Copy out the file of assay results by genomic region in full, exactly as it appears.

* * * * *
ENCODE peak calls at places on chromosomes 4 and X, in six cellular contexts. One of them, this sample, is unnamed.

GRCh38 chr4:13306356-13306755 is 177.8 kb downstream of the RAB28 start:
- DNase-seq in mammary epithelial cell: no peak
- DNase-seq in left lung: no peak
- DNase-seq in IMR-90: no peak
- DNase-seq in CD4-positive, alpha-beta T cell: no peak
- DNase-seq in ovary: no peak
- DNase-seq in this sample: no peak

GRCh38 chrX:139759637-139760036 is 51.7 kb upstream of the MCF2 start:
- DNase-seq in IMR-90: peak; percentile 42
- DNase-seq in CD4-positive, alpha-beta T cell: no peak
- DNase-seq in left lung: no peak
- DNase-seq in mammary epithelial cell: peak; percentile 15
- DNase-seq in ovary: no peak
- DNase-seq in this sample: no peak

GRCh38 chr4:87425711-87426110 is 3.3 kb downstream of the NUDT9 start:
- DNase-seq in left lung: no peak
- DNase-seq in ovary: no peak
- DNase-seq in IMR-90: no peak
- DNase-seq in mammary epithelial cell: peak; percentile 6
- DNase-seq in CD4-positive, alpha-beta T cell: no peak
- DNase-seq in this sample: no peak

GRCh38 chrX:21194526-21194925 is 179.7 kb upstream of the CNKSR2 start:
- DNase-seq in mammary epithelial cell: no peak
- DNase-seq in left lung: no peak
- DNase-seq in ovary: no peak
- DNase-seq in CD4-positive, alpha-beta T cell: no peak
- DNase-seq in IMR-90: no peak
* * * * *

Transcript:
ENCODE peak calls at places on chromosomes 4 and X, in six cellular contexts. One of them, this sample, is unnamed.

GRCh38 chr4:13306356-13306755 is 177.8 kb downstream of the RAB28 start:
- DNase-seq in mammary epithelial cell: no peak
- DNase-seq in left lung: no peak
- DNase-seq in IMR-90: no peak
- DNase-seq in CD4-positive, alpha-beta T cell: no peak
- DNase-seq in ovary: no peak
- DNase-seq in this sample: no peak

GRCh38 chrX:139759637-139760036 is 51.7 kb upstream of the MCF2 start:
- DNase-seq in IMR-90: peak; percentile 42
- DNase-seq in CD4-positive, alpha-beta T cell: no peak
- DNase-seq in left lung: no peak
- DNase-seq in mammary epithelial cell: peak; percentile 15
- DNase-seq in ovary: no peak
- DNase-seq in this sample: no peak

GRCh38 chr4:87425711-87426110 is 3.3 kb downstream of the NUDT9 start:
- DNase-seq in left lung: no peak
- DNase-seq in ovary: no peak
- DNase-seq in IMR-90: no peak
- DNase-seq in mammary epithelial cell: peak; percentile 6
- DNase-seq in CD4-positive, alpha-beta T cell: no peak
- DNase-seq in this sample: no peak

GRCh38 chrX:21194526-21194925 is 179.7 kb upstream of the CNKSR2 start:
- DNase-seq in mammary epithelial cell: no peak
- DNase-seq in left lung: no peak
- DNase-seq in ovary: no peak
- DNase-seq in CD4-positive, alpha-beta T cell: no peak
- DNase-seq in IMR-90: no peak